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Risk Engineering


Once hazards have been identified, their possible consequences assessed and the level of risk has been quantified, the decision-making phase of risk management begins. This seeks to answer the questions What can be done and which options are available? What are the associated tradeoffs?

Risk management involves:

  • Strategic choices concerning the organization’s (or society’s) risk appetite, and the tradeoffs that people are willing to make between benefits resulting from the hazardous activity and its possible negative consequences. These choices will depend on how risks are perceived and the level of risk aversion.

  • Arbitrating between different classes of positive and negative dimensions of risk (costs and benefits related to employment, environmental impacts, profits, health and safety impacts), using decision-support tools such as benefit-cost analysis.

  • Prioritization of safety investments based on key performance indicators and results of safety audits.

  • Ensuring that action plans for process safety, occupational safety, physical security, information security, enterprise risks and project risks do not lead to conflicting priorities and actions.

  • Decisions on the level of residual risk that is acceptable, in the presence of aleatory and epistemic uncertainty, and the various risk indicators, monitoring and control activities to put in place throughout a project lifecycle, together with escalation procedures.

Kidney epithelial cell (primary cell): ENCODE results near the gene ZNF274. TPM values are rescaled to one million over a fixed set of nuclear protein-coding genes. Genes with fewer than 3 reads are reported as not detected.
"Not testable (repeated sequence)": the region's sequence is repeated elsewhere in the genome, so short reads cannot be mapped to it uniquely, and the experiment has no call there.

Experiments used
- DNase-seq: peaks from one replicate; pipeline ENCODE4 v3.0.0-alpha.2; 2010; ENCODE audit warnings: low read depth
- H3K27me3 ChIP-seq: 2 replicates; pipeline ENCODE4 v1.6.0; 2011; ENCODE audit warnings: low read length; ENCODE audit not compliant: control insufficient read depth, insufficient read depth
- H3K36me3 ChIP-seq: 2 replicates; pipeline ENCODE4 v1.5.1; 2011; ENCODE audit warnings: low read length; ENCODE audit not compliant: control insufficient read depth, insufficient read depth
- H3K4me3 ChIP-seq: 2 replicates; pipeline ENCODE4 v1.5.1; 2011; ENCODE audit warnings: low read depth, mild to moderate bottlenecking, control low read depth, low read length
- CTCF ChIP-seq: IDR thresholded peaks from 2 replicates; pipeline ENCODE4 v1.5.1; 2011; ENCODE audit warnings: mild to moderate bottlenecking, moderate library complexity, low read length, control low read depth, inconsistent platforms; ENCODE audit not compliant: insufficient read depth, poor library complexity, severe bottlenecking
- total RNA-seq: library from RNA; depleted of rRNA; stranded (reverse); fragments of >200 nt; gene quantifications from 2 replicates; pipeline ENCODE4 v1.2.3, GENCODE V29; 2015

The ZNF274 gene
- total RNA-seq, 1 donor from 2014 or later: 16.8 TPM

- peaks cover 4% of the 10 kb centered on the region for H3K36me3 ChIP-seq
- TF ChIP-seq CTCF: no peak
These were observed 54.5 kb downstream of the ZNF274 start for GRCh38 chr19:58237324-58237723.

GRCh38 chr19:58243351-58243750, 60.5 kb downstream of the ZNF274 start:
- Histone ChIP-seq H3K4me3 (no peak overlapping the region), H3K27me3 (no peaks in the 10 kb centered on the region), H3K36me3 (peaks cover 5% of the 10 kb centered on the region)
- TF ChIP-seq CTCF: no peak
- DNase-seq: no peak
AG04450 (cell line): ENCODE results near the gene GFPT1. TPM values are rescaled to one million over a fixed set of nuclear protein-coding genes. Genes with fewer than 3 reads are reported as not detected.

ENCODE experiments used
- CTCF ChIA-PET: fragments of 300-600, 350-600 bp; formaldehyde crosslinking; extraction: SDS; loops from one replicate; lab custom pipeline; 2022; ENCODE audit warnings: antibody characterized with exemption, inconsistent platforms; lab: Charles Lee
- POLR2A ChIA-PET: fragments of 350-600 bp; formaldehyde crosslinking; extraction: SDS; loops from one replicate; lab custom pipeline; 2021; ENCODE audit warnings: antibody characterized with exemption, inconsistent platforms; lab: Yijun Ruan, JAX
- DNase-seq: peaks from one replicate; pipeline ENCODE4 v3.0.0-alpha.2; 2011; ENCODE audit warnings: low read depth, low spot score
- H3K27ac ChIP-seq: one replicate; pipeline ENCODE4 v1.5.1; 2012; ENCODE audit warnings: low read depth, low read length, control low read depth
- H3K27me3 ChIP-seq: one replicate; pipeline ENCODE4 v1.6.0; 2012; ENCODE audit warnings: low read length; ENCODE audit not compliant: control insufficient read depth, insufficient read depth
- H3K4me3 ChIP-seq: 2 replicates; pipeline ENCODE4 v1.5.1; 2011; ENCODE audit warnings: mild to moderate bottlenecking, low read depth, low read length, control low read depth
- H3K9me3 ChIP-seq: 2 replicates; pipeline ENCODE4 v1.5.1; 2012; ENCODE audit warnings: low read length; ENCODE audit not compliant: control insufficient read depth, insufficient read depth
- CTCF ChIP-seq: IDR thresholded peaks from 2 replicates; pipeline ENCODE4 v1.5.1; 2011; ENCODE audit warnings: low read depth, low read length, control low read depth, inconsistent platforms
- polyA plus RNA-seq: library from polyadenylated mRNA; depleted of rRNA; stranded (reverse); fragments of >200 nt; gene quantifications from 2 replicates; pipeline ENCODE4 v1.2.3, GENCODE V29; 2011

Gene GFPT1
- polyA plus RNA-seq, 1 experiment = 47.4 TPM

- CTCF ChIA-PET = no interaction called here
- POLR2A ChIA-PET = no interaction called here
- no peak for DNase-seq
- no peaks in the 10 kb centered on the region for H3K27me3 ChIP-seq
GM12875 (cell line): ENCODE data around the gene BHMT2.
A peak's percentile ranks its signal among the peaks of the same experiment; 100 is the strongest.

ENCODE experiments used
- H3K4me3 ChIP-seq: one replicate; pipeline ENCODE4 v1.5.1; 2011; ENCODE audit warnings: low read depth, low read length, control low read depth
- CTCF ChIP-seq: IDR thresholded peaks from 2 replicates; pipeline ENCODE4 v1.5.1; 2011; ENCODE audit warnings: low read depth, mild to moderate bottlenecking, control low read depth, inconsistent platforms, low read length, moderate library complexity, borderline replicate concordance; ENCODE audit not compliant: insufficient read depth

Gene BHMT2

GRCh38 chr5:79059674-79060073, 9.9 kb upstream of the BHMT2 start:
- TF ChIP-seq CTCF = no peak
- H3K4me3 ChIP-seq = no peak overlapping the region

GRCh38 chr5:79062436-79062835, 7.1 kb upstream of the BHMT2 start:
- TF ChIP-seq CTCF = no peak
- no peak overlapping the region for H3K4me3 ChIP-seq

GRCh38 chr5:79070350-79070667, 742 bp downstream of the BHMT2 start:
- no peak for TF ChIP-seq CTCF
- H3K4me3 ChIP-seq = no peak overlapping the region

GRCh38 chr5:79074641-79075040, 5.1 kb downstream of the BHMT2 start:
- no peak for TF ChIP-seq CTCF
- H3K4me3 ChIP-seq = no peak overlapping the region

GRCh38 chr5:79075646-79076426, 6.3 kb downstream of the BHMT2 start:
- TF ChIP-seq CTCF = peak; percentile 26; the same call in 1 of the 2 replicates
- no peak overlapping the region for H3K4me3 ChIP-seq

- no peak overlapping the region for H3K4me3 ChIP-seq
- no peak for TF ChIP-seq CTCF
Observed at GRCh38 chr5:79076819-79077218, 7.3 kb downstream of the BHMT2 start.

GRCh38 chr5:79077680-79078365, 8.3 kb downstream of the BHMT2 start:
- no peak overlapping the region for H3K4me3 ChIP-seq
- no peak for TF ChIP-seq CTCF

• Communication and consultation to ensure that early warnings of emerging risks are detected, that stakeholders’ perceptions of the decision impacts are known to decision-makers, and that decisions made are understood.

To be effective, risk management must be tightly linked to the overall management of a system. These activities are at the frontier between the organizational responsibilities of risk engineers, risk managers and top management. We focus in this module on a technical approach to these activities; a managerial viewpoint on these topics can be found in most MBA programmes.

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